Problem with perfectly inelastic collisions.

  • Thread starter Cherryboba
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  • #1
Cherryboba
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Two trucks, one twice as heavy as the other, collide head on (assume it's one dimensional and easy ;) ) and the collission is perfectly inelastic. If it was perfectly inelastic there would be no kinetic energy left, and therefore no velocity. How do the trucks manage to conserve momentum by moving in the direction of the smaller truck if they have no energy?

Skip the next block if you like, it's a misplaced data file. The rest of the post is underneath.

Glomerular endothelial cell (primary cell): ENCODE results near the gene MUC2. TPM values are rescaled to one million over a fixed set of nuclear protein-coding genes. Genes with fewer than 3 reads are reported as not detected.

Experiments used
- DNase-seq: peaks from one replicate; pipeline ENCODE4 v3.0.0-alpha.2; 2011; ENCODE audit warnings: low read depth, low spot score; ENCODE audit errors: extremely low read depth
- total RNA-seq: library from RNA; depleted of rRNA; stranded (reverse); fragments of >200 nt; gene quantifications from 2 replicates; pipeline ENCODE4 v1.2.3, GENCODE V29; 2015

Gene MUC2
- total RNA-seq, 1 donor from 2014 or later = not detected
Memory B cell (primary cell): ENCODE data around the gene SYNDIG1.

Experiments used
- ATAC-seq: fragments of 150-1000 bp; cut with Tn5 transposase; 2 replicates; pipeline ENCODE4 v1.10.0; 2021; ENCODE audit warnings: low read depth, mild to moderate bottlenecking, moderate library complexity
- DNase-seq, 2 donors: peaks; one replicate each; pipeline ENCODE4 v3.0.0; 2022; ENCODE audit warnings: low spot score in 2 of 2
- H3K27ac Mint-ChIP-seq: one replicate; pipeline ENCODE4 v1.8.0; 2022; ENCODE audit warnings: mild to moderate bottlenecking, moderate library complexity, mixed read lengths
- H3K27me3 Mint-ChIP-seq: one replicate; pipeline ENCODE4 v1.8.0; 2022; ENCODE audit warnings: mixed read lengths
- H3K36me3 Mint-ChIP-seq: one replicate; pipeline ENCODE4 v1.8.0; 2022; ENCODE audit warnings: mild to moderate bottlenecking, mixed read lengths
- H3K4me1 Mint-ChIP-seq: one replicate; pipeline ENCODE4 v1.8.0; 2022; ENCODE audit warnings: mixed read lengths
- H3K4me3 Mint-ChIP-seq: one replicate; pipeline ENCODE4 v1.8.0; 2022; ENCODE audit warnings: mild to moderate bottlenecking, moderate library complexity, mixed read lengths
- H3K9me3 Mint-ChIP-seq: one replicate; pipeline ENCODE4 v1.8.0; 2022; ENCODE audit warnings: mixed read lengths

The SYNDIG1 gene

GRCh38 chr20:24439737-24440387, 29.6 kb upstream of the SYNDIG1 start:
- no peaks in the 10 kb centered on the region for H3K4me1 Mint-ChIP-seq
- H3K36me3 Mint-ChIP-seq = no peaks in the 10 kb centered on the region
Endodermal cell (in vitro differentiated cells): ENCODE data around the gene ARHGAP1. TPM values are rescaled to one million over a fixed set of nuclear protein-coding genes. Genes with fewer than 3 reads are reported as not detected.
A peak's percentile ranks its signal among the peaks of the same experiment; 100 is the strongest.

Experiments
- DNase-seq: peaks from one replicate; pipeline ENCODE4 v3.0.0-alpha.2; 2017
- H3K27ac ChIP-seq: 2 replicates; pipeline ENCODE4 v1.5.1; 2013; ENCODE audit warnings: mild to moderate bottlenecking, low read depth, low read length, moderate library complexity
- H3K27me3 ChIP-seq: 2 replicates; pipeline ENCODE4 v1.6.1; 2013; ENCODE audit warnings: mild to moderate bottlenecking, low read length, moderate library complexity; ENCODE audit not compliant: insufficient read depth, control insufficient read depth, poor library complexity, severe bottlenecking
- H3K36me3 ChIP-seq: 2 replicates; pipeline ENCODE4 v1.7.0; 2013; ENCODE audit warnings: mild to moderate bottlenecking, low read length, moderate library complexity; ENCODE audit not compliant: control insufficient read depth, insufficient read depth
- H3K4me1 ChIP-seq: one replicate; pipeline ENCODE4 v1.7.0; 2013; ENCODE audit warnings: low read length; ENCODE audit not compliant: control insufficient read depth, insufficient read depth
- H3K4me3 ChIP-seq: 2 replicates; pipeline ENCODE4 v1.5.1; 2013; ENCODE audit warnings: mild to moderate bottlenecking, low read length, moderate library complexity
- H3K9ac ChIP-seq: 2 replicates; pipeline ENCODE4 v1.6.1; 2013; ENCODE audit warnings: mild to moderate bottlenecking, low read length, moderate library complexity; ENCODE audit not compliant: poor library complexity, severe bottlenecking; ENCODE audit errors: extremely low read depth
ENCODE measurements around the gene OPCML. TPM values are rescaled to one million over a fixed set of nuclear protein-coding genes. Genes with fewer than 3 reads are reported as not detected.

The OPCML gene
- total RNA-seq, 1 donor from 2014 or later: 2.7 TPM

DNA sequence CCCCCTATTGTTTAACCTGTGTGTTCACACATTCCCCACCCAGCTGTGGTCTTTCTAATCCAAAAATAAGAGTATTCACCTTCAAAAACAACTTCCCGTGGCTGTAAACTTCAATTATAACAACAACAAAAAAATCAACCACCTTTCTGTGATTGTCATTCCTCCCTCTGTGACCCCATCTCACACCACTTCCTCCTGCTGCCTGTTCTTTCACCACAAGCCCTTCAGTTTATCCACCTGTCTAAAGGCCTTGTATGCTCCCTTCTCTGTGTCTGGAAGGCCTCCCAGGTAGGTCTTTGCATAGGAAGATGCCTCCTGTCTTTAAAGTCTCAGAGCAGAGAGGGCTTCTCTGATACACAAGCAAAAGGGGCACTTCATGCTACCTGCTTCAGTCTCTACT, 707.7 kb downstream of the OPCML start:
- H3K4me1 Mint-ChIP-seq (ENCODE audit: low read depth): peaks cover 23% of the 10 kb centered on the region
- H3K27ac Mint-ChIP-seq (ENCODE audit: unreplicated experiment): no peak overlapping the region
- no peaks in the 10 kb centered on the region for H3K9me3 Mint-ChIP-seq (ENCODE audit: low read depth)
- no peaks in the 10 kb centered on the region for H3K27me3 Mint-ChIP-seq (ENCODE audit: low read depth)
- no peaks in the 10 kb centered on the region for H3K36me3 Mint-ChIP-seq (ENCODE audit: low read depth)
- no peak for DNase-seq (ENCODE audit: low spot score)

Please help out, I've been searching for days.
 

Answers and Replies

  • #2
zhermes
1,255
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An inelastic collision isn't necessarily one in which all of the kinetic energy is lost. Its simply one in which the kinetic energy isn't necessarily conserved.

Inelastic collisions are determined by conservation of momentum alone. In your example, if both trucks are going at the same speed, they would have a resulting velocity (one third of the initial).
 

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